41

Is there any way to pass generic types using a TestCase to a test in NUnit?

This is what I would like to do but the syntax is not correct...

[Test]
[TestCase<IMyInterface, MyConcreteClass>]
public void MyMethod_GenericCall_MakesGenericCall<TInterface, TConcreteClass>()
{
    // Arrange

    // Act
    var response = MyClassUnderTest.MyMethod<TInterface>();

    // Assert
    Assert.IsInstanceOf<TConcreteClass>(response);
}

Or if not, what is the best way to achieve the same functionality (obviously I'll have multiple TestCases in the real code)?

Update with another example...

Here is another example with a single generic type passed...

[Test]
[TestCase<MyClass>("Some response")]
public void MyMethod_GenericCall_MakesGenericCall<T>(string expectedResponse)
{
    // Arrange

    // Act
    var response = MyClassUnderTest.MyMethod<T>();

    // Assert
    Assert.AreEqual(expectedResponse, response);
}
  • Could you be more specific about what you want to test? From the sample above, it looks like you're writing unit tests for .NET infrastructure rather than your code. – Jeff Sternal Mar 2 '10 at 16:58
  • Sorry, I was trying to make the example as simple as possible and I may have gone a bit too far. I am writing tests to test that certain classes have been registered against certain interfaces in an IoC container. I understand that this is pushing the limits of what should be tested from a logical point of view. There are plenty of other instances though where I would like to test passing in different types to a generic method. – Russell Giddings Mar 2 '10 at 17:07
  • 4
    NUnit TestCase can of course be abbreviated as NUTCase. – T.E.D. Mar 2 '10 at 17:26
19

I had occasion to do something similar today, and wasn't happy with using reflection.

I decided to leverage [TestCaseSource] instead by delegating the test logic as a test context to a generic testing class, pinned on a non-generic interface, and called the interface from individual tests (my real tests have many more methods in the interface, and use AutoFixture to set up the context):

class Sut<T>
{
    public string ReverseName()
    {
        return new string(typeof(T).Name.Reverse().ToArray());
    }
}

[TestFixture]
class TestingGenerics
{
    public IEnumerable<ITester> TestCases()
    {
        yield return new Tester<string> { Expectation = "gnirtS"};
        yield return new Tester<int> { Expectation = "23tnI" };
        yield return new Tester<List<string>> { Expectation = "1`tsiL" };
    }

    [TestCaseSource("TestCases")]
    public void TestReverse(ITester tester)
    {
        tester.TestReverse();
    }

    public interface ITester
    {
        void TestReverse();
    }

    public class Tester<T> : ITester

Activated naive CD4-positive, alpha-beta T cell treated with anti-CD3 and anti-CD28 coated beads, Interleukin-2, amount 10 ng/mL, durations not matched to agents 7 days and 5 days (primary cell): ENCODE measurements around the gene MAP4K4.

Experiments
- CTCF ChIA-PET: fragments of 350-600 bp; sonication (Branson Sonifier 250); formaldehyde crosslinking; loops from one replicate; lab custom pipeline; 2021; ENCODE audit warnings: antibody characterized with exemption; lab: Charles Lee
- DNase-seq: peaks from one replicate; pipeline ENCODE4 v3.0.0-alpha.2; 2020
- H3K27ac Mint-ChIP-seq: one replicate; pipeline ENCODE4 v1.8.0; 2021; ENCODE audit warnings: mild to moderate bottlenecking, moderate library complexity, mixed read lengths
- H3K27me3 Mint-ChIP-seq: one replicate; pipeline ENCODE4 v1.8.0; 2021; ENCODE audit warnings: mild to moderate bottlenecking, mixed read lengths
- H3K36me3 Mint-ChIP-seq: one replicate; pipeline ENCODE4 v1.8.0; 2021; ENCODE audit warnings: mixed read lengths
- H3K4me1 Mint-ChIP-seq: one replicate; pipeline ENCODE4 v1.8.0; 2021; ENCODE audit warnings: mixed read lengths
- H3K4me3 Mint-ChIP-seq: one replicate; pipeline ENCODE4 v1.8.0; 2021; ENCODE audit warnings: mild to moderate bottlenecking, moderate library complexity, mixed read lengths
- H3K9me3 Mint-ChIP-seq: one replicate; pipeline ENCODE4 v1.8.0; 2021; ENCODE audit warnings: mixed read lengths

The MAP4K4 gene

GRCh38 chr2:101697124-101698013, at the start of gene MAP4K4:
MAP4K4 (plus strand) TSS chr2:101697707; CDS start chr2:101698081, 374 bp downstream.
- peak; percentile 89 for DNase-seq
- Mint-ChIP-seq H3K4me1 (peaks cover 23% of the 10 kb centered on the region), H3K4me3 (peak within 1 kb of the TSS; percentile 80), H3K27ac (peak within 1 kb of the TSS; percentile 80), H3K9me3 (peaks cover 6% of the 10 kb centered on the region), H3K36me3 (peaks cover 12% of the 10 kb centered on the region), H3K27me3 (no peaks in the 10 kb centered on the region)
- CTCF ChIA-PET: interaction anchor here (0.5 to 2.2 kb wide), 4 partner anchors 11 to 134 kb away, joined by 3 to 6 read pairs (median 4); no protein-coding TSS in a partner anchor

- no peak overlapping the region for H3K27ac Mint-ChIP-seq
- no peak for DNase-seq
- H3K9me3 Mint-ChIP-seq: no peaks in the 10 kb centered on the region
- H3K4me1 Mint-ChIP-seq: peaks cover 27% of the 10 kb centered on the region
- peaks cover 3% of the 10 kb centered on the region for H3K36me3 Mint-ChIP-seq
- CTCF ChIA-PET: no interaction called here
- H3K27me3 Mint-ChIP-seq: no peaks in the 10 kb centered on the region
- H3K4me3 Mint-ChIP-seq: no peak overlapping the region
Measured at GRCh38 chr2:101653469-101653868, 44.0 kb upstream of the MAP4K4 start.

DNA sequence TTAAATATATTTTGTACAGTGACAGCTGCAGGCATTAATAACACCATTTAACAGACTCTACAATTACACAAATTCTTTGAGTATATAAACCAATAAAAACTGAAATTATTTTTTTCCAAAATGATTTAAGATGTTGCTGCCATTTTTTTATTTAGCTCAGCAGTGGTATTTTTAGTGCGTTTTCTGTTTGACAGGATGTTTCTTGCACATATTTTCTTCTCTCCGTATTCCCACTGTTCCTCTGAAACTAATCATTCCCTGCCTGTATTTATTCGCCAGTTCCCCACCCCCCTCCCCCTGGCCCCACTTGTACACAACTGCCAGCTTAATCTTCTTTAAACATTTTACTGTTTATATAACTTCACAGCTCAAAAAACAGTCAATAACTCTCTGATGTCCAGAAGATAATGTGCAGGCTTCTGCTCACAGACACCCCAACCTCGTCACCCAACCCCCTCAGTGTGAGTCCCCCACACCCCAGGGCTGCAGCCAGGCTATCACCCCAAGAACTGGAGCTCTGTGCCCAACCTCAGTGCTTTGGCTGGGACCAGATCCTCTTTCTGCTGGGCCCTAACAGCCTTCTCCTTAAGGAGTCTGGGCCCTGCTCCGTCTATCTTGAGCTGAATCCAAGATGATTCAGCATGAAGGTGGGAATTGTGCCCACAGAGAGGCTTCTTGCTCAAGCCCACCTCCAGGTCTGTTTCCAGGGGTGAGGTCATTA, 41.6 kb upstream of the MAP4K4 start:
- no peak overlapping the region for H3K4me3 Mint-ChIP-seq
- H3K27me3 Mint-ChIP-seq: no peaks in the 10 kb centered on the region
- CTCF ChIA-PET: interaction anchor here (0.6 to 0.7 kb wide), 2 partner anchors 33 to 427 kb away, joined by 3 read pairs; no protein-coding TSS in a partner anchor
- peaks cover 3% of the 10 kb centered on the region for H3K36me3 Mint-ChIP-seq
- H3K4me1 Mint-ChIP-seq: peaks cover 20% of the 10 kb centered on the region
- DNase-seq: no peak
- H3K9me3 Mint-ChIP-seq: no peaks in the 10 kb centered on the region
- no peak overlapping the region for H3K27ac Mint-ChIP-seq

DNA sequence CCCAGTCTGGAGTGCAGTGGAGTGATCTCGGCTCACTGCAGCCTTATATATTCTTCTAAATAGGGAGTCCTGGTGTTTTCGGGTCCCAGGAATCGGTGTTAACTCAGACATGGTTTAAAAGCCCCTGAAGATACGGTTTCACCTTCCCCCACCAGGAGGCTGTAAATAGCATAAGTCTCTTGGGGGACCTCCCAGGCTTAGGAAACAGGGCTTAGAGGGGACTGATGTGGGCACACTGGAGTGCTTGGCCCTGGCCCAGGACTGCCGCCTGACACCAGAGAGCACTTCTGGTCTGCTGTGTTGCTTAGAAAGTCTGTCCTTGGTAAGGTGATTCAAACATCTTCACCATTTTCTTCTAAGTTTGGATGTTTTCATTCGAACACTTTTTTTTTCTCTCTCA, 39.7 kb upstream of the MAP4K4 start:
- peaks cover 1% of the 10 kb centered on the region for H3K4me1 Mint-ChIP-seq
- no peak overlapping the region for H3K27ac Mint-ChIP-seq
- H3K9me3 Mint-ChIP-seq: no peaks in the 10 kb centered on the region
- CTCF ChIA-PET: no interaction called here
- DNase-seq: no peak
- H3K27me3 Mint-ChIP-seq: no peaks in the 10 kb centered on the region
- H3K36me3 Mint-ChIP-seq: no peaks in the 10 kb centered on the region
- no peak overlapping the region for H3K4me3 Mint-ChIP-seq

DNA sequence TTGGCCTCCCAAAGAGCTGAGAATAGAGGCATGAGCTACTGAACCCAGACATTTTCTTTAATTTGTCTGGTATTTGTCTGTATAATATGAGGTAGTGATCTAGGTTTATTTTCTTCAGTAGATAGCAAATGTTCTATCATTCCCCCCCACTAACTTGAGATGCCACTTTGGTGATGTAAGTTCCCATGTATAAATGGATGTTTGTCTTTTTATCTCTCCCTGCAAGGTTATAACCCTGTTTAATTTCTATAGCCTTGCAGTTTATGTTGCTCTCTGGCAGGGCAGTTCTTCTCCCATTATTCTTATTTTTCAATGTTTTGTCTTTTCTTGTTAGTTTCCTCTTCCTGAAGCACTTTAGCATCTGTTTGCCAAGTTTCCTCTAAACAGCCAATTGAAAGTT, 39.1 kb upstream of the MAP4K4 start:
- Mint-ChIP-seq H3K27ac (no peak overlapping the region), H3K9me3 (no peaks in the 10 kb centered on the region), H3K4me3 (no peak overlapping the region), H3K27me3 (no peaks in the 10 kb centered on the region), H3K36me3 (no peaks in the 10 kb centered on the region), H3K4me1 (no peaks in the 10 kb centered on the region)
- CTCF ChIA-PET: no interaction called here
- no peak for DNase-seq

{
        private Sut<T> _sut;

        public string Expectation { get; set; }

        public Tester()
        {
            _sut=new Sut<T>();
        }

        public void TestReverse()
        {
            Assert.AreEqual(Expectation,_sut.ReverseName());
        }

    }
}
43
+50

NUnit test methods actually can be generic as long as the generic type arguments can be inferred from parameters:

[TestCase(42)]
[TestCase("string")]
[TestCase(double.Epsilon)]
public void GenericTest<T>(T instance)
{
    Console.WriteLine(instance);
}

NUnit Generic Test

If the generic arguments cannot be inferred, the test runner will not have a clue how to resolve type arguments:

[TestCase(42)]
[TestCase("string")]
[TestCase(double.Epsilon)]
public void GenericTest<T>(object instance)
{
    Console.WriteLine(instance);
}

NUnit Generic Test Fail

But in this case you can implement a custom attribute:

[AttributeUsage(AttributeTargets.Method, AllowMultiple = true)]
public class TestCaseGenericAttribute : TestCaseAttribute, ITestBuilder
{
    public TestCaseGenericAttribute(params object[] arguments)
        : base(arguments)
    {
    }

    public Type[] TypeArguments { get; set; }

    IEnumerable<TestMethod> ITestBuilder.BuildFrom(IMethodInfo method, Test suite)
    {
        if (!method.IsGenericMethodDefinition)
            return base.BuildFrom(method, suite);

        if (TypeArguments == null || TypeArguments.Length != method.GetGenericArguments().Length)
        {
            var parms = new TestCaseParameters { RunState = RunState.NotRunnable };
            parms.Properties.Set("_SKIPREASON", $"{nameof(TypeArguments)} should have {method.GetGenericArguments().Length} elements");
            return new[] { new NUnitTestCaseBuilder().BuildTestMethod(method, suite, parms) };
        }

        var genMethod = method.MakeGenericMethod(TypeArguments);
        return base.BuildFrom(genMethod, suite);
    }
}

Usage:

[TestCaseGeneric("Some response", TypeArguments = new[] { typeof(IMyInterface), typeof(MyConcreteClass) }]
public void MyMethod_GenericCall_MakesGenericCall<T1, T2>(string expectedResponse)
{
    // whatever
}

And a similar customization for TestCaseSourceAttribute:

[AttributeUsage(AttributeTargets.Method, AllowMultiple = true)]
public class TestCaseSourceGenericAttribute : TestCaseSourceAttribute, ITestBuilder
{
    public TestCaseSourceGenericAttribute(string sourceName)
        : base(sourceName)
    {
    }

    public Type[] TypeArguments { get; set; }

    IEnumerable<TestMethod> ITestBuilder.BuildFrom(IMethodInfo method, Test suite)
    {
        if (!method.IsGenericMethodDefinition)
            return base.BuildFrom(method, suite);

        if (TypeArguments == null || TypeArguments.Length != method.GetGenericArguments().Length)
        {
            var parms = new TestCaseParameters { RunState = RunState.NotRunnable };
            parms.Properties.Set("_SKIPREASON", $"{nameof(TypeArguments)} should have {method.GetGenericArguments().Length} elements");
            return new[] { new NUnitTestCaseBuilder().BuildTestMethod(method, suite, parms) };
        }

        var genMethod = method.MakeGenericMethod(TypeArguments);
        return base.BuildFrom(genMethod, suite);
    }
}

Usage:

[TestCaseSourceGeneric(nameof(mySource)), TypeArguments = new[] { typeof(IMyInterface), typeof(MyConcreteClass) }]
  • The type inference trick works with xunit as well! – skolima Mar 7 at 10:33